Date of Degree Completion
Master of Science (MS)
Second Committee Member
Third Committee Member
Removal of the Elwha River dams to restore the ecosystem and salmon fisheries is the largest project of its kind in the history of the United States. Spanning decades and affecting generations, this project has changed and will continue to change the landscape. This research examined the influence of the anticipated return of salmon on 18 key stakeholders' sense of place of the Elwha River. For almost all stakeholders, changes to the Elwha landscape are welcomed as they expect that salmon will restore the ecosystem to its natural state. Narrative data revealed dominant themes in participants' sense of place expressed through memory, symbol, and nostalgia. The return of salmon, as a culturally significant species, marks change in participants' perceptions of the Elwha.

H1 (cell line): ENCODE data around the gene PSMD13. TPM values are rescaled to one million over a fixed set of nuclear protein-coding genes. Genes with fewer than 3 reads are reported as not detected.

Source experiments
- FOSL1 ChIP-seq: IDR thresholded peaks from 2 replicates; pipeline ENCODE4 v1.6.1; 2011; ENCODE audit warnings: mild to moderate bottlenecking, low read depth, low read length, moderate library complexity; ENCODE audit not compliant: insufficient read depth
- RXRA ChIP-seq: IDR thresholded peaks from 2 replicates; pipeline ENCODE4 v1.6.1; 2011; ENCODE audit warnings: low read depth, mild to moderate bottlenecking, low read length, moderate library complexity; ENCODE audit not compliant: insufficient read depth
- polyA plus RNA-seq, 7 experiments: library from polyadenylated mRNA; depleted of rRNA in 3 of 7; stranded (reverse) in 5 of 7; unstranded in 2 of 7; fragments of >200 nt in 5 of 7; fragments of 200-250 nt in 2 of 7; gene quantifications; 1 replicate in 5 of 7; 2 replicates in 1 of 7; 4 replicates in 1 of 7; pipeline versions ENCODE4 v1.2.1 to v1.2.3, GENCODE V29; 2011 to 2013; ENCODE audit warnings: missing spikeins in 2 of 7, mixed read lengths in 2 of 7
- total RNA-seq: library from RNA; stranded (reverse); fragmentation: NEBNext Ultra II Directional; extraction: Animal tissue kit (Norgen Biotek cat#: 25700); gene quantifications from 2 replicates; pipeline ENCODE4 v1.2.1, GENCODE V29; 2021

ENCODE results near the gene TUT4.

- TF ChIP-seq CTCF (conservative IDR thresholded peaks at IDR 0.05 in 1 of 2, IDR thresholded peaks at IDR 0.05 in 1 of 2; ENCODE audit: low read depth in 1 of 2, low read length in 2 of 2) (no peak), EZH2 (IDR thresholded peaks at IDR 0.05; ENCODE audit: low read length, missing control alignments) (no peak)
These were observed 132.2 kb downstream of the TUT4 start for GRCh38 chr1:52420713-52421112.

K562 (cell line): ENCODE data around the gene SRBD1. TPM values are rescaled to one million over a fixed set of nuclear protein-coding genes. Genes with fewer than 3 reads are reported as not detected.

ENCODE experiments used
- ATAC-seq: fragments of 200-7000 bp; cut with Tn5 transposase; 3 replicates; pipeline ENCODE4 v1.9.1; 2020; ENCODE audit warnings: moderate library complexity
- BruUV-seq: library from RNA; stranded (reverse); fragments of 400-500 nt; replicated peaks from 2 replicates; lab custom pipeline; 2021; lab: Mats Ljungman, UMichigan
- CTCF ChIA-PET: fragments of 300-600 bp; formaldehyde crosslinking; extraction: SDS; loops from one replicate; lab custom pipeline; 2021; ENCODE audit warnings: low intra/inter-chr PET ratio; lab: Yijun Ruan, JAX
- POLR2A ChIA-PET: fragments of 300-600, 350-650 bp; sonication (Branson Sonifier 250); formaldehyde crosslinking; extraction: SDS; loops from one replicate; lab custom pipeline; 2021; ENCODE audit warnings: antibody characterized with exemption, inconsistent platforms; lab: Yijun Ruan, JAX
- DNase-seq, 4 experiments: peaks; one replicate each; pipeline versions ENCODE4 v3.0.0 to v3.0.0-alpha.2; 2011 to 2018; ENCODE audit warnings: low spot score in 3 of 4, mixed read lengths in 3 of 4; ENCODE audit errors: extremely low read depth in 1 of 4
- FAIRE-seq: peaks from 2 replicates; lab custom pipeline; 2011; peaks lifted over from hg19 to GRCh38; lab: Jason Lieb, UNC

Johnson, Kelseyanne, "The Elwha River Restoration: Landscape Change, Salmon, and Sense of Place" (2013). All Master's Theses. 1421.
Aquaculture and Fisheries Commons, Environmental Studies Commons, Natural Resources and Conservation Commons, Natural Resources Management and Policy Commons, Nature and Society Relations Commons, Water Resource Management Commons
Note: There is no page 125 in the final publication.